Building a 4-plex instead of buying one...

55 Replies

I am wondering if building would be better than buying. I live in Portland Oregon and the cap rates for multifamily are around 5-6% max.

My idea is to buy some land, and build a 4-plex on it. House hacking on one of them. Anyone have advice, ideas, or subject matter experience on this?

Thanks.

Originally posted by @Chad Duncan :

I am wondering if building would be better than buying. I live in Portland Oregon and the cap rates for multifamily are around 5-6% max.

My idea is to buy some land, and build a 4-plex on it. House hacking on one of them. Anyone have advice, ideas, or subject matter experience on this?

Thanks.

I'd talk to people in your local market - maybe at your local real estate clubs.  The above posts that state that you can't possibly build for anything close to existing stock may not be true at all in a market like Portland.  The Midwest is a different animal with very low population growth and housing costs.  You may be able to find a run down house in an area zoned for 4 plexes and make yourself a nice return by building a small apartment building in a strong market like Portland.  I think it is going to cost you a lot of money up front however.

@Chad Duncan I build my duplexes, as it makes more sense to me than buying turnkeys. But there is some very different issues when building than buying.  Financing can be a really big difference, as you would be looking at a construction loan and for me, that means coughing up 20% of the total costs (land, construction, permit, etc).  Another issue is zoning, and you might find it difficult to find land with the proper zoning for 2-4 unit buildings.  Things like design the building and getting plans might be an issue.  There are alot of choices to be made when building also, something that you must be comfortable with.

In my area, I can buy a turn key duplex for about the same as I can build it, but the house is older and comes with those Capex risks. I can build some equity into the project if I build from vacant land, plus I build exactly what I think renters want nowadays. I stay with duplexes (2 unit houses) due to building regulations and limited land zoning for 3+ unit building in my area.

With all of the above being said, you should be able to do a quick check in your area to see if building makes sense.  First is land cost, second is building cost and last is what existing 2-4 unit buildings are selling for.  Land costs is likely the biggest decider if things make sense.  Below is a quick example that works in my area (I am looking at this project right now).

2 unit duplex, 2bed -1bath, 1800ft2 total (900ft per unit)

Construction Costs = $90/ft2 = $162,000

Comps sales prices = $140/ft2 = $252,000

If I pay $52,000 for the land, the cost of the land is $28.89/ft2, making my total costs $118.89/ft2 (equity of $38k), this is a good deal.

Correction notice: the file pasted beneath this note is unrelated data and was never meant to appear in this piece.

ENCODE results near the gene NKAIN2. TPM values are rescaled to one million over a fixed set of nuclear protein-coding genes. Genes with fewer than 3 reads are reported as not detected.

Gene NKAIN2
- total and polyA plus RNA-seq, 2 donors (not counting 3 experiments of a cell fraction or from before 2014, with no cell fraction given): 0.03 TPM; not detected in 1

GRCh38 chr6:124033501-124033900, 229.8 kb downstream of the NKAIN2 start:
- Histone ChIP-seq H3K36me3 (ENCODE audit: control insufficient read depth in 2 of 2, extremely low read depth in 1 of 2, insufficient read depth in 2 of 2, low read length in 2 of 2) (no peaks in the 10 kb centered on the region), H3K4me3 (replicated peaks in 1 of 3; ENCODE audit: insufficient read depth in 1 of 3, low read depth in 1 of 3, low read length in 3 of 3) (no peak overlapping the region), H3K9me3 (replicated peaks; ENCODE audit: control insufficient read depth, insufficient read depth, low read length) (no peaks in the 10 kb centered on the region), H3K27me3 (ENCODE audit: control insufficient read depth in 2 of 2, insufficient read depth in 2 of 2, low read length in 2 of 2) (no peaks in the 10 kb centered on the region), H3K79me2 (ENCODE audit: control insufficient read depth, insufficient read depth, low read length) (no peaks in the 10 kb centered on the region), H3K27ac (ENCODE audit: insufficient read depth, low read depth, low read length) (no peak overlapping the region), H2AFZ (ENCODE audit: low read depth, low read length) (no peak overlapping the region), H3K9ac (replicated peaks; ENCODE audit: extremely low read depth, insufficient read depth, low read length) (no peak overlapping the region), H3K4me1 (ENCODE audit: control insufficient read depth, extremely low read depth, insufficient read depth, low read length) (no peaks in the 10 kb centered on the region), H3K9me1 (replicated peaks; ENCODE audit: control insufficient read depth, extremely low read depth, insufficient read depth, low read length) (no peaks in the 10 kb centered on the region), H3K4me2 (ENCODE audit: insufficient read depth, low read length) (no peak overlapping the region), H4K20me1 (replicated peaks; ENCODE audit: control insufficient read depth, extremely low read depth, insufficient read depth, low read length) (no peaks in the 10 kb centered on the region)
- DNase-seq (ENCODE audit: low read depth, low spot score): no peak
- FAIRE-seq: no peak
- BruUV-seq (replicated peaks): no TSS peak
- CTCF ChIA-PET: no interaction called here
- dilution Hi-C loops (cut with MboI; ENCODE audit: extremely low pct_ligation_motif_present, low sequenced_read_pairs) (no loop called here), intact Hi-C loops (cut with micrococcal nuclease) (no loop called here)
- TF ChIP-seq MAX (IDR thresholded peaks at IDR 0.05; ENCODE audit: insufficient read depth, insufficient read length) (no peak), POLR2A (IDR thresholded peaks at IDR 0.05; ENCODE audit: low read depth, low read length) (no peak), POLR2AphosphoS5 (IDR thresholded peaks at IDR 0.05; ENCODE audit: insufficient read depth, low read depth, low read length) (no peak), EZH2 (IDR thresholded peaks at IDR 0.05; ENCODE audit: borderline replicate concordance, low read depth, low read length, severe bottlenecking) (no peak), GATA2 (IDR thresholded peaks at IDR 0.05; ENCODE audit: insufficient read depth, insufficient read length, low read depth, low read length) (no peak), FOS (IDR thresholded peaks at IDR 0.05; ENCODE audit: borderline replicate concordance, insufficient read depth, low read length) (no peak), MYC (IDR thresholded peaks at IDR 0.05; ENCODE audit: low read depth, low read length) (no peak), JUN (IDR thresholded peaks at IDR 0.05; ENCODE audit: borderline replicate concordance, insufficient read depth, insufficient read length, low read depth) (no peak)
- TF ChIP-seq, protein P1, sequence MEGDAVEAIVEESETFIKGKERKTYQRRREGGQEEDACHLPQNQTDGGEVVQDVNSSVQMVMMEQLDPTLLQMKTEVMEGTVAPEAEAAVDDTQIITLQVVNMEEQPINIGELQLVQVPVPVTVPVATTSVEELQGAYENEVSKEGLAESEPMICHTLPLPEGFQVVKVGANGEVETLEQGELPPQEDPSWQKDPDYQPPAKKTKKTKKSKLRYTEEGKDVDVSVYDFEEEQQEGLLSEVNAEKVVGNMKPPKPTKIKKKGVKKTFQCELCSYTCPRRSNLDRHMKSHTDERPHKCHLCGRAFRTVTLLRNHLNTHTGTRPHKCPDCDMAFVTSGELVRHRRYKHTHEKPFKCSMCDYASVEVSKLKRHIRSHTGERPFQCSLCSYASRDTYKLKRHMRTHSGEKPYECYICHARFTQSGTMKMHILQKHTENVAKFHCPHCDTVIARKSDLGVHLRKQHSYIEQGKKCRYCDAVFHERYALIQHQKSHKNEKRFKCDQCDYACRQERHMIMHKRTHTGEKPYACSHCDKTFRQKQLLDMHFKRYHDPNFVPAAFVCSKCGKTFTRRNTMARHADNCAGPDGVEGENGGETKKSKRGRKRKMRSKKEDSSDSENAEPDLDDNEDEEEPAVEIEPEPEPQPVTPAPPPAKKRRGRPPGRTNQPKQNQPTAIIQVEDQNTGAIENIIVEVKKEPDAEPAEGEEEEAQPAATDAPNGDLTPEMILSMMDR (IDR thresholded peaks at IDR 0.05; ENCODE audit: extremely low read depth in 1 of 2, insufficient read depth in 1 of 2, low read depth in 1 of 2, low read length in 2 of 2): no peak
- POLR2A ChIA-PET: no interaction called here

If I pay $100,000 for the land, the cost of the land is $55.55/ft2, making my total costs $145.55/f2 (equity of -$10k), this is a bad deal.

Your construction costs per sq ft will vary with region, for me $90/ft2 is right for the size of duplex that I build.  

Once you determine this, you can drill down into the income to determine if it makes sense from an investment standpoint.

@Darlena Jones That really depends on your area.  I definitely don't experience the same as you, as I'm on my third duplex new construction project with built in equity.  

I do agree there a lots of areas where you can not build for anywhere near what you can buy for, especially in areas where existing homes are selling for way under $100/ft2.

@Chad Duncan You might want to give vanessa rez with Umpqua a call.  She's a mortgage agent who deals extensively with construction & renos and knows a lot of contacts in the Portland area who can steer you in the right direction.  

I live in Portland,  and have designed, built, converted, and still own several plex's.   I would disagree with the more expensive to build theory.   The building can be done for less than new  IMO.    Your problem is the land.   Anything zoned for 4 units in a decent rental  area, (even a mediocre rental area)  is likely already gone or way too expensive.   

Start by looking at building permits in your area. Compare it to 2004/05. In my area, SoCal builders have not been participating due to the fact that replacement costs are higher than existing in most areas. I would not be surprised if it was the same case in OR

Just my $.02 but I personally live in the Oregon (Bend) area and have grown up here and all my rental investments, etc. are out of state. I find that i'm getting much better cap rates elsewhere. Oregon has a low pop. density and I find that in the market conditions (currently as of 1/12/16) , that good rental areas or higher density areas with good renter pools are overpriced and offer low cap rates. The areas that have attractive pricing end up being places like Pendleton, Hermiston or Madras, etc. and have IMO a poor renter pool / pop. base.